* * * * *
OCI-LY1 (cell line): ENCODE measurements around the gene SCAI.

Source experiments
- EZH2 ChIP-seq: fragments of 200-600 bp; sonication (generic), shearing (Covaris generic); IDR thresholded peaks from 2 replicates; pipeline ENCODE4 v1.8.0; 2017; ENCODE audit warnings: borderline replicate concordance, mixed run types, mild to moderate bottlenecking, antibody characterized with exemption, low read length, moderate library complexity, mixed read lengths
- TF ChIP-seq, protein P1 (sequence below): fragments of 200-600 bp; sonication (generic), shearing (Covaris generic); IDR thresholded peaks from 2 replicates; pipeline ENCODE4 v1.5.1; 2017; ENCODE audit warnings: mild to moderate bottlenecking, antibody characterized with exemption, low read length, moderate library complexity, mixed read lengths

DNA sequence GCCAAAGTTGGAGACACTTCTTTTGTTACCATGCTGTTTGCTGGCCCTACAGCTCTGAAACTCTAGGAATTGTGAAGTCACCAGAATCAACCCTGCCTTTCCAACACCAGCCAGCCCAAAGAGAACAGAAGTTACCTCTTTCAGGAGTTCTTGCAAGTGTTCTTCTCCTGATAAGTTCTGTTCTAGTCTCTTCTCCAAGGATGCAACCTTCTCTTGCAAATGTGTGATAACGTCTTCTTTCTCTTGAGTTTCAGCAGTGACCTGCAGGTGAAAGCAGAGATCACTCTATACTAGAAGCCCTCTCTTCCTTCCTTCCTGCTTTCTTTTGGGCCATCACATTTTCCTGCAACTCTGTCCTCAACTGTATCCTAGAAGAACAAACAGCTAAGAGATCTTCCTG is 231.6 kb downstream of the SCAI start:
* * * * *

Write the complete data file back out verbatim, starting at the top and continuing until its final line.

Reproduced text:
OCI-LY1 (cell line): ENCODE measurements around the gene SCAI.

Source experiments
- EZH2 ChIP-seq: fragments of 200-600 bp; sonication (generic), shearing (Covaris generic); IDR thresholded peaks from 2 replicates; pipeline ENCODE4 v1.8.0; 2017; ENCODE audit warnings: borderline replicate concordance, mixed run types, mild to moderate bottlenecking, antibody characterized with exemption, low read length, moderate library complexity, mixed read lengths
- TF ChIP-seq, protein P1 (sequence below): fragments of 200-600 bp; sonication (generic), shearing (Covaris generic); IDR thresholded peaks from 2 replicates; pipeline ENCODE4 v1.5.1; 2017; ENCODE audit warnings: mild to moderate bottlenecking, antibody characterized with exemption, low read length, moderate library complexity, mixed read lengths

DNA sequence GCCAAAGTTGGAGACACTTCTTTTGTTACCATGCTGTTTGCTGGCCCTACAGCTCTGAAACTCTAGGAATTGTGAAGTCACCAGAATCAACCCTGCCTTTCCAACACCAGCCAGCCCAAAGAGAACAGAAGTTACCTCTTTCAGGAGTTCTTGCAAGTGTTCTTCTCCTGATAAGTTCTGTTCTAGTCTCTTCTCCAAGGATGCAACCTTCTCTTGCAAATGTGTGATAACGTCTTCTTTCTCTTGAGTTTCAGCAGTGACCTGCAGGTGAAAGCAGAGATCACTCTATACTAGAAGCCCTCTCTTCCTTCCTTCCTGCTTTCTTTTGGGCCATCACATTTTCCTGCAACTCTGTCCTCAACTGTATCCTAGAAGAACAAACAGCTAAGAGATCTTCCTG is 231.6 kb downstream of the SCAI start: